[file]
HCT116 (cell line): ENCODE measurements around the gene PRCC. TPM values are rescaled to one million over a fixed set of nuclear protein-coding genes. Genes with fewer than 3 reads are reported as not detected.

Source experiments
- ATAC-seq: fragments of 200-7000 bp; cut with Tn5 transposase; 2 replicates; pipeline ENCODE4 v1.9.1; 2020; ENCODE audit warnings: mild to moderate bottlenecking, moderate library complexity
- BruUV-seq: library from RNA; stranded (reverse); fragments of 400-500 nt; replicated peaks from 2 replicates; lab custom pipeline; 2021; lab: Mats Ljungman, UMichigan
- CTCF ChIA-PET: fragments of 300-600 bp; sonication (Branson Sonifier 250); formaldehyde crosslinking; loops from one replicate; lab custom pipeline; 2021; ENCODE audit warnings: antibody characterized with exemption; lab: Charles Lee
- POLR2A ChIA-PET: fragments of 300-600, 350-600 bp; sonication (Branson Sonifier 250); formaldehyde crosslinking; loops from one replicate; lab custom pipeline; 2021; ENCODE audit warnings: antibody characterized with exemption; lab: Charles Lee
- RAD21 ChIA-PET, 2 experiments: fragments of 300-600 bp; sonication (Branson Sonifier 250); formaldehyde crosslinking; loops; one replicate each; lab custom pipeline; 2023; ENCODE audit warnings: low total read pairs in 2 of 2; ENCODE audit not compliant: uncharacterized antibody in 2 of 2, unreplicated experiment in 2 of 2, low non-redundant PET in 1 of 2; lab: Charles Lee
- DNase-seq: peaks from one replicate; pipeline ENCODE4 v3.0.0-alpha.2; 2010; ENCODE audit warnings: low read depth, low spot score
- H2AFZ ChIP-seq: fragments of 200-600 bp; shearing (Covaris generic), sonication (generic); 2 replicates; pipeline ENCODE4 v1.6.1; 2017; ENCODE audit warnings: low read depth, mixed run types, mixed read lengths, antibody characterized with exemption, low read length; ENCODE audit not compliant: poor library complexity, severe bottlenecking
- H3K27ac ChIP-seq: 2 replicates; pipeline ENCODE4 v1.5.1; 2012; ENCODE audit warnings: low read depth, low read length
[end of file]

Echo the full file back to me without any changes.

HCT116 (cell line): ENCODE measurements around the gene PRCC. TPM values are rescaled to one million over a fixed set of nuclear protein-coding genes. Genes with fewer than 3 reads are reported as not detected.

Source experiments
- ATAC-seq: fragments of 200-7000 bp; cut with Tn5 transposase; 2 replicates; pipeline ENCODE4 v1.9.1; 2020; ENCODE audit warnings: mild to moderate bottlenecking, moderate library complexity
- BruUV-seq: library from RNA; stranded (reverse); fragments of 400-500 nt; replicated peaks from 2 replicates; lab custom pipeline; 2021; lab: Mats Ljungman, UMichigan
- CTCF ChIA-PET: fragments of 300-600 bp; sonication (Branson Sonifier 250); formaldehyde crosslinking; loops from one replicate; lab custom pipeline; 2021; ENCODE audit warnings: antibody characterized with exemption; lab: Charles Lee
- POLR2A ChIA-PET: fragments of 300-600, 350-600 bp; sonication (Branson Sonifier 250); formaldehyde crosslinking; loops from one replicate; lab custom pipeline; 2021; ENCODE audit warnings: antibody characterized with exemption; lab: Charles Lee
- RAD21 ChIA-PET, 2 experiments: fragments of 300-600 bp; sonication (Branson Sonifier 250); formaldehyde crosslinking; loops; one replicate each; lab custom pipeline; 2023; ENCODE audit warnings: low total read pairs in 2 of 2; ENCODE audit not compliant: uncharacterized antibody in 2 of 2, unreplicated experiment in 2 of 2, low non-redundant PET in 1 of 2; lab: Charles Lee
- DNase-seq: peaks from one replicate; pipeline ENCODE4 v3.0.0-alpha.2; 2010; ENCODE audit warnings: low read depth, low spot score
- H2AFZ ChIP-seq: fragments of 200-600 bp; shearing (Covaris generic), sonication (generic); 2 replicates; pipeline ENCODE4 v1.6.1; 2017; ENCODE audit warnings: low read depth, mixed run types, mixed read lengths, antibody characterized with exemption, low read length; ENCODE audit not compliant: poor library complexity, severe bottlenecking
- H3K27ac ChIP-seq: 2 replicates; pipeline ENCODE4 v1.5.1; 2012; ENCODE audit warnings: low read depth, low read length